Prior Art

This page is Copyright (c) 12 September 2004 by Richard Urwin. All rights reserved.

Here are some ideas, probably patentable, which I have no intention of patenting.This page exists to record these ideas as prior art. If you want to implement them then please do so. A nod in my direction would be appreciated. No patent search has been done, so I do not certify that these ideas are indeed patentable. I specifically refuse you the right to patent them.

Hierarchical Filesystem

I note that Microsoft is trying to produce a file system based on a relational database. In my view that's wrong-headed. A relational database is not as powerful as the hierarchical system that is used already. However there are some advantages to having all your data contained in an intelligent structure, (ie the structure itself is intelligent.)

There already exists an intelligent data structure: XML. I propose an entire filesystem that can be seen as a single XML document. There would be two difficulties in doing so: translating the data into a filesystem, and inserting the DTD/schema into the data.

The current standard file systems are hierarchical in nature, and can represent the upper levels of the document without serious difficulty. Tag attributes could be included as file attributes, or included as files with special names.

The advantage of implementing this system is that the data is intelligent; it holds its own structure. There is therefore a need to include the XML DTD in this system; although XML can exist without a DTD, that would not answer our requirements here. The current system, where a single DTD describes the entire document would be unwieldy when applied to an entire filesystem. Instead I propose that the DTD be described by an attribute to an XML node. That type of node may have a new type encoding for use in the higher level DTD. The attribute of the node would describe a path within the same XML document, or external to it, for the DTD to be used to parse the body of the node.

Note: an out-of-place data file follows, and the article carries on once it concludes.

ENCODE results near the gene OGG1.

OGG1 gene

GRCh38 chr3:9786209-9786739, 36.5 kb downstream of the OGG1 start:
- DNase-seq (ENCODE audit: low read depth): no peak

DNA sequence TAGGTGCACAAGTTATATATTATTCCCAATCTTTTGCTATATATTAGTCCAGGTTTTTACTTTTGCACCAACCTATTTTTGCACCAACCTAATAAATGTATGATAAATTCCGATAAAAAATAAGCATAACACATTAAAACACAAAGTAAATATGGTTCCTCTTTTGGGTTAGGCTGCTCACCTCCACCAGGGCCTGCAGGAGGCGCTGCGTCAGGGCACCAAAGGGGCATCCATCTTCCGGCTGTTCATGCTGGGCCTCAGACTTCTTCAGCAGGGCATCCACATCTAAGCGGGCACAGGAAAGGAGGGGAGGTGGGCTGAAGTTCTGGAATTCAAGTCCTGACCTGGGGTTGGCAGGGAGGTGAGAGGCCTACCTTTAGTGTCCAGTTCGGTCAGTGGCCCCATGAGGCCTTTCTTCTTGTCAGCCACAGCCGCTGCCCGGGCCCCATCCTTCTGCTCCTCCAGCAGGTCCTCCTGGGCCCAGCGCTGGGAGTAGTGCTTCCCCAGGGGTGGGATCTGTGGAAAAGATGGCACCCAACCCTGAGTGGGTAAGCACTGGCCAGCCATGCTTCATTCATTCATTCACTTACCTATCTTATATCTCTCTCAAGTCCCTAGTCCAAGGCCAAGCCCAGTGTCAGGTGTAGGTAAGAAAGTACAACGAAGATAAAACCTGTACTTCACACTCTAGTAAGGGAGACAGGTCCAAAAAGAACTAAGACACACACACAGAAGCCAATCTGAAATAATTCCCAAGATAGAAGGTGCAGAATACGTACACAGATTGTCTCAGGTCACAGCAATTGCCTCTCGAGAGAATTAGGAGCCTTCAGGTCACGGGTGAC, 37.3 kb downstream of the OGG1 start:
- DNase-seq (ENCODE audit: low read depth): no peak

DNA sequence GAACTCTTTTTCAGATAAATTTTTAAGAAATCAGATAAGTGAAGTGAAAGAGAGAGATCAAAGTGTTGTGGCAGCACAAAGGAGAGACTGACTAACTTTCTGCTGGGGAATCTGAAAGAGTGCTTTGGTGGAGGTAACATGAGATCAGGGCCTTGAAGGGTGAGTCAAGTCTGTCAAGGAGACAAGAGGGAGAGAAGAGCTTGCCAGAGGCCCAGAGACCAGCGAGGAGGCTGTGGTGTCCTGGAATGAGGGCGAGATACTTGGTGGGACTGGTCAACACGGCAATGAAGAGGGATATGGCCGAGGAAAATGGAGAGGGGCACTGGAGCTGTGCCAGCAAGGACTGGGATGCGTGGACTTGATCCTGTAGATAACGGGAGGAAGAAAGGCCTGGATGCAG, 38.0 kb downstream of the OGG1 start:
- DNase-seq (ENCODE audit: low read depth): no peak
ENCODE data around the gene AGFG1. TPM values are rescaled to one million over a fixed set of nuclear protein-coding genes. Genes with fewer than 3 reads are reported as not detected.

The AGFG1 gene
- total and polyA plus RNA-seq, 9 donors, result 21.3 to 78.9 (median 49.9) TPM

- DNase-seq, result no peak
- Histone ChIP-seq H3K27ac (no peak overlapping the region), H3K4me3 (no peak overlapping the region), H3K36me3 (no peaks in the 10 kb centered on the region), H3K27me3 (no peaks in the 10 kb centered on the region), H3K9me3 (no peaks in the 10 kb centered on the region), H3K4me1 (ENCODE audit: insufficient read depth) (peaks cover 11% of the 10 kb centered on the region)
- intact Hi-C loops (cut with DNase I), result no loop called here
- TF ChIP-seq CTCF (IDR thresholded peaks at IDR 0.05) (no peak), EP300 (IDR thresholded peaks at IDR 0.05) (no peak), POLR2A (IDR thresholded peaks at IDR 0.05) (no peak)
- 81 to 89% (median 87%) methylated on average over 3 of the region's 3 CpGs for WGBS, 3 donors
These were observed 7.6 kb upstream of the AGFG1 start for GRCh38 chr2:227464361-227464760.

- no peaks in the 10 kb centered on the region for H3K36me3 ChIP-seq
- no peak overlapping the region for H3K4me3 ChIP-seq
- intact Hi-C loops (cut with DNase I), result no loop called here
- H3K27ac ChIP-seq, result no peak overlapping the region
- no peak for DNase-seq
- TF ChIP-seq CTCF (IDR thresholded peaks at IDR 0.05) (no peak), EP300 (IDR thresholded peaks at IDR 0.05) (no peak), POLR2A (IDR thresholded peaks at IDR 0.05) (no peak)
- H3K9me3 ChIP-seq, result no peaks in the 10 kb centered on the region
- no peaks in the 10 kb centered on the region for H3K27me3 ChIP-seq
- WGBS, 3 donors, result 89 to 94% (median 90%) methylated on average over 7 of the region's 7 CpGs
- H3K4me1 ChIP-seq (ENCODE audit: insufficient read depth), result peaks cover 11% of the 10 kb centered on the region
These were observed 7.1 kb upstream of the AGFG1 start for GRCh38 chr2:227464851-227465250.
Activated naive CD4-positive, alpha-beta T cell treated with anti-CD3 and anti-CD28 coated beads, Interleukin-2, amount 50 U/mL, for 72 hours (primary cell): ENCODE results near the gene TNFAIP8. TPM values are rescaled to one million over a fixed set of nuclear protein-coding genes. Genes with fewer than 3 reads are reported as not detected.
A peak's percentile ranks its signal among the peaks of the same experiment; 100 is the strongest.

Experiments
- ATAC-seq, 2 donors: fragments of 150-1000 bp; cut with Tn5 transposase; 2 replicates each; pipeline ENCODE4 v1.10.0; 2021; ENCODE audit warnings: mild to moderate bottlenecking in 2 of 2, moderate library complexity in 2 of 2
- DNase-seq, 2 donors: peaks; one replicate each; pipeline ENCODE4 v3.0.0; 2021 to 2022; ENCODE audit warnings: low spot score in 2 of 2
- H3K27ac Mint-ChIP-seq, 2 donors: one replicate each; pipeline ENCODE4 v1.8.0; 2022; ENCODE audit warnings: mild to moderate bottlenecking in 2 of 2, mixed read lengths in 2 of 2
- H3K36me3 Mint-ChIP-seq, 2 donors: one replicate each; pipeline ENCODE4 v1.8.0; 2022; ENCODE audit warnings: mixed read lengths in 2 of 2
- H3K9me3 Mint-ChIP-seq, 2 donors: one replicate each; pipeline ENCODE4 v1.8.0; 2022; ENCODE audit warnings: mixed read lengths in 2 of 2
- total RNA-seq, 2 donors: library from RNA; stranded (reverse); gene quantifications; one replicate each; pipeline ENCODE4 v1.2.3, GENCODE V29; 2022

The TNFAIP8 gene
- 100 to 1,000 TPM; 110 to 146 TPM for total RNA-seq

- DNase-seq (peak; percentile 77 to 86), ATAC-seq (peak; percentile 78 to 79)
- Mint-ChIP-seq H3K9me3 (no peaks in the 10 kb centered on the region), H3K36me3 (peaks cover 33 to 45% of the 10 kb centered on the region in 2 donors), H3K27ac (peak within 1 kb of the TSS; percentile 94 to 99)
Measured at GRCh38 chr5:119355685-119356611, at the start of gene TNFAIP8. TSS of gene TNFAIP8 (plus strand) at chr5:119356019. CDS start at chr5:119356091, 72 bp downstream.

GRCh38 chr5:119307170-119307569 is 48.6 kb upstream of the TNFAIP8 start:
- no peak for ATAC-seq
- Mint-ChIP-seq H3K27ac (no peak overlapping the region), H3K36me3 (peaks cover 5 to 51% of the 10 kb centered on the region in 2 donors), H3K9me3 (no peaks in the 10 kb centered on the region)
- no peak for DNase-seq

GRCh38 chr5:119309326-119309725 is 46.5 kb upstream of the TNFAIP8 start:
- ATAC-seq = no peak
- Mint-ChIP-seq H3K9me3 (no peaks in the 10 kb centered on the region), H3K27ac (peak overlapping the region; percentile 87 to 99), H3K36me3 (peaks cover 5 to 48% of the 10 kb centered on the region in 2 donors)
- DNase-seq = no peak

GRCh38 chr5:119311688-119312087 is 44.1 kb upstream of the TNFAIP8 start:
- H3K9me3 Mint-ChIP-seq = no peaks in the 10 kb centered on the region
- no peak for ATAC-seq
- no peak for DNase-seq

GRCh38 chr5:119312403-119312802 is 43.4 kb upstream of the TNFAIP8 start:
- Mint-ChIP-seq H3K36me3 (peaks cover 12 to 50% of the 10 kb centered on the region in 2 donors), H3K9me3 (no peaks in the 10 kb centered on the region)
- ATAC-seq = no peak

...
<test.c DTD="/home/richard/DTD/c-code">
main {}
</test.c>
<mypage.html DTD="http://www.w3.org/TR/xhtml1/DTD/xhtml1-transitional.dtd">
...
</mypage>
...

For reasons of intelligibility I have left in the file extensions in that example. It is probably worth mentioning that the filesystem would not require that; but it would probably still be done, for the aid of the users and old utilities.

Subclassing of a DTD would be supported by an attribute on the node holding the DTD. An algorithm for merging the node contents with the superclass DTD will be needed, but is straightforward to design. Subclassing is required for context menus and other structure-based intelligence for external DTDs. It would also be used to provide system-wide DTDs that could be modified by individual users.

Another special node type, probably within a DTD, would be one that associated a style-sheet (or any other type of program) with a DTD. Such programs could then be accessed with a context menu.

There would be a number of attributes and sub-nodes which the user was not supposed to be aware of on a day-to-day basis. The DTD syntax must be extended to provide the ability to specify that distinction. This is straightforward to design, and could be provided in a subclass if an old-style DTD was to be used.

I am not necessarily specifying that XML and/or DTDs be stored in the filesystem. It may be more efficient to use a binary encoding, but such binary encoding would be isomorphic to XML and DTDs.

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